Fabien also has to contend with a fractured Cousteau dynasty. In 1990, shortly after Jacques's first wife died, the 79-year-old patriarch confessed to a long affair with Francine Triplet, a Frenchwoman 40 years his junior. Jacques married her a year later, and Jean-Michel was swept aside as his stepmother took over his duties within the Cousteau Society. After Jacques died, in 1997, Francine was named president of the Society, which owns all commercial rights to the Cousteau name and his work; Jean-Michel agreed not to use "Cousteau" to promote his own ventures unless he directly precedes it with "Jean-Michel." And while he's released more than 70 of his own blue-chip TV documentaries, he's never attained Jacques's megastardom—a fact that's left the next-generation Cousteaus lingering backstage.

All this means that Fabien is going to have to succeed on his own passions and talent. It does appear that he has plenty of both. His emergence began in 2000, when he joined Jean-Michel on a filming expedition to South Africa. Two years later, National Geographic hired him to host a special on the legendary 1916 Jersey Shore shark attacks. This fall, Fabien completed his first self-produced project, Mind of a Demon, which debunks the notion that great white sharks are ruthless killing machines with a taste for humans. He enlisted Hollywood inventor Eddie Paul to build a 14.5-foot submarine that looks and swims like a great white. Dubbed Troy, it allowed Fabien to capture never-before-seen footage of the predators dueling for territory off Mexico's Pacific coast. Despite a budget of only $650,000, the one-hour film premiered on CBS in November—the first network airing of a Cousteau documentary in more than a decade.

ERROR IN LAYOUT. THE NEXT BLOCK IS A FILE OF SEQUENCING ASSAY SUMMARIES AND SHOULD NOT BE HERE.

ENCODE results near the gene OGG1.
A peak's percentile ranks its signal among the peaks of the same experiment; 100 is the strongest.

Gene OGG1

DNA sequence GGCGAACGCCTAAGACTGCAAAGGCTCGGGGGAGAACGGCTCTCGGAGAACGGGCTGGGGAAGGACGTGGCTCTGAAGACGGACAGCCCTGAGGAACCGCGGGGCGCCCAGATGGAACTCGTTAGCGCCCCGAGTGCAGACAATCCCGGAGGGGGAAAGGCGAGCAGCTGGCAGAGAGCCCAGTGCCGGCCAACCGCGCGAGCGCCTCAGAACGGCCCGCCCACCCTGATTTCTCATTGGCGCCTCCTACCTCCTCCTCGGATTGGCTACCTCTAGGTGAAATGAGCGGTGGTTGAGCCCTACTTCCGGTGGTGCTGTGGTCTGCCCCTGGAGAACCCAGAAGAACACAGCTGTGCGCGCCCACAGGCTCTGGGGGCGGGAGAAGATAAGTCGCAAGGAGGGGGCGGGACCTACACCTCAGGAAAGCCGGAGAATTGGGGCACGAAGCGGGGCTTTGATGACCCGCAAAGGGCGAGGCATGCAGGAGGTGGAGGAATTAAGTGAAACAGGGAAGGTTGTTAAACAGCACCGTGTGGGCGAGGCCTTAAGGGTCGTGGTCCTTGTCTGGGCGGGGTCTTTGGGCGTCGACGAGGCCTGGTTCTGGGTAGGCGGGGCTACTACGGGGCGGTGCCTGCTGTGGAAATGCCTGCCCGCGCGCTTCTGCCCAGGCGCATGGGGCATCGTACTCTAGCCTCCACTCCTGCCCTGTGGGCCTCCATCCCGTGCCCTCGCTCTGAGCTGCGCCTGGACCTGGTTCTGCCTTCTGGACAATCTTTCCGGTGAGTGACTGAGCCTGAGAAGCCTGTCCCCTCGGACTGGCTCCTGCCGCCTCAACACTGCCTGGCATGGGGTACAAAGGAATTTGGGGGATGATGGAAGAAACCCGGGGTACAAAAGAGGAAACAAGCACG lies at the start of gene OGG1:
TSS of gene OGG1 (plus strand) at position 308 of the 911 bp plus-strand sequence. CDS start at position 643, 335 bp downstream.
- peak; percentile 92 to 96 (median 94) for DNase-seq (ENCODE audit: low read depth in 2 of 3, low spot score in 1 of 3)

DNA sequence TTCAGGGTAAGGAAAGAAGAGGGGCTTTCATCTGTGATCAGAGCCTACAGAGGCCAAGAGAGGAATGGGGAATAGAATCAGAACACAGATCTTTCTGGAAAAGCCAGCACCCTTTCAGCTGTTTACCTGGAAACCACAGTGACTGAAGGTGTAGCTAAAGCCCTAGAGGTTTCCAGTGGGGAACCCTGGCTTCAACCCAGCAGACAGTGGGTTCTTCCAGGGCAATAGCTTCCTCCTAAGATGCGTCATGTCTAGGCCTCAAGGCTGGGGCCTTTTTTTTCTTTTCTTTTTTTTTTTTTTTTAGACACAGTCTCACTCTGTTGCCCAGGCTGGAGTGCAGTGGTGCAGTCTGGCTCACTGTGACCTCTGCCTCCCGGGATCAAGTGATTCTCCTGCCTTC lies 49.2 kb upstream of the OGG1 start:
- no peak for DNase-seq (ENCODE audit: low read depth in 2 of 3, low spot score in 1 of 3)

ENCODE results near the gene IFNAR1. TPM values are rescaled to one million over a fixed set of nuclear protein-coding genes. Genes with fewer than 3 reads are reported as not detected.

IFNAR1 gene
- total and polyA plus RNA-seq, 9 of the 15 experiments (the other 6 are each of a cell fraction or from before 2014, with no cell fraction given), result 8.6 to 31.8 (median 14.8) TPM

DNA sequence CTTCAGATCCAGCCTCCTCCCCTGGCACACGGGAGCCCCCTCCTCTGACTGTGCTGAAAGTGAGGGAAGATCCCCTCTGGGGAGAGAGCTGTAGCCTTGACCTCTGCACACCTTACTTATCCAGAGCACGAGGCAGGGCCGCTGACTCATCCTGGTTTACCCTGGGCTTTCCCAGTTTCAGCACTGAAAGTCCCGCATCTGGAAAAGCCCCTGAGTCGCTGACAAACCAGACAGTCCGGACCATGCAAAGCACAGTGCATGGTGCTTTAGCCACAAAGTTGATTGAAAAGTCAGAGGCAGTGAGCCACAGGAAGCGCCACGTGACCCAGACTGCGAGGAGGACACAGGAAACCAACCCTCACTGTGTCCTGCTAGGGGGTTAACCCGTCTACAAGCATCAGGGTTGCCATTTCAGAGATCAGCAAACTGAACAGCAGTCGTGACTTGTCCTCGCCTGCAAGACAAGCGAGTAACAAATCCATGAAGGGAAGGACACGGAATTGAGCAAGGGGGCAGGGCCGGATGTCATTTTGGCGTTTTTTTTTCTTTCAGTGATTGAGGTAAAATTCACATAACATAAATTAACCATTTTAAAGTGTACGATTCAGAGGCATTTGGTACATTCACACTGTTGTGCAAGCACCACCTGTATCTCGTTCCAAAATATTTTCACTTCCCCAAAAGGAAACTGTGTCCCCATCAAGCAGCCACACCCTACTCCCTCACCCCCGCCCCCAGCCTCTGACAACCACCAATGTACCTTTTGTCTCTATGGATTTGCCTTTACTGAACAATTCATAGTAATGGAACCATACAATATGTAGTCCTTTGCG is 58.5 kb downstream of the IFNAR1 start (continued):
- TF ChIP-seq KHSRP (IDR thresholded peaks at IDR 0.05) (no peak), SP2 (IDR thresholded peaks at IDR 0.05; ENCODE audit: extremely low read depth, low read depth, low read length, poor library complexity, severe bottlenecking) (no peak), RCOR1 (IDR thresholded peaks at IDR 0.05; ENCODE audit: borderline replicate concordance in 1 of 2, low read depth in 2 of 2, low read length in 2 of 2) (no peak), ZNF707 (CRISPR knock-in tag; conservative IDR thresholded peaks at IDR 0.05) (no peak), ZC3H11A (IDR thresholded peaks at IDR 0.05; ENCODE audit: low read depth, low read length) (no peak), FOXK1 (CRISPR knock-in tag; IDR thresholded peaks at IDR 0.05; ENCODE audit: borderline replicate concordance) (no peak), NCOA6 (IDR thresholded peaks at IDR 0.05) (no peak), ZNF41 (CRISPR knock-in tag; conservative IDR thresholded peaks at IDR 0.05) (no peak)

He'll be onscreen again next spring in Ocean Adventures, Jean-Michel's new six-hour PBS series, which mixes celebration of undersea beauty with reporting on the plight of marine ecosystems. Fabien plays a starring role in the final two-hour episode, which explores America's national marine sanctuaries. The series also unites him for the first time on television with both his 33-year-old sister, Céline, and Jean-Michel; KQED Public Broadcasting in San Francisco, the project's co-producer, has dubbed it "the return of the Cousteaus." Fans drawn by that pitch might be surprised by the thumping soundtrack and reality-TV format, with crew members and sea critters getting equal camera time—a result, to some degree, of Fabien's preproduction suggestions and editing-room tinkering.

Blending environmental gospel with pop entertainment is tricky business, but Fabien argues that it's essential to jump-start ocean conservation in an era of 400 cable channels and Desperate Housewives. And if you're going to lure people into caring about the undersea world, it helps to roll out its biggest stars, which is why he's planning documentaries on blue whales and the giant squid. "The Cousteaus have always been a voice for the sea," he says. "This is what I've inherited: the responsibility of exploring and protecting the oceans."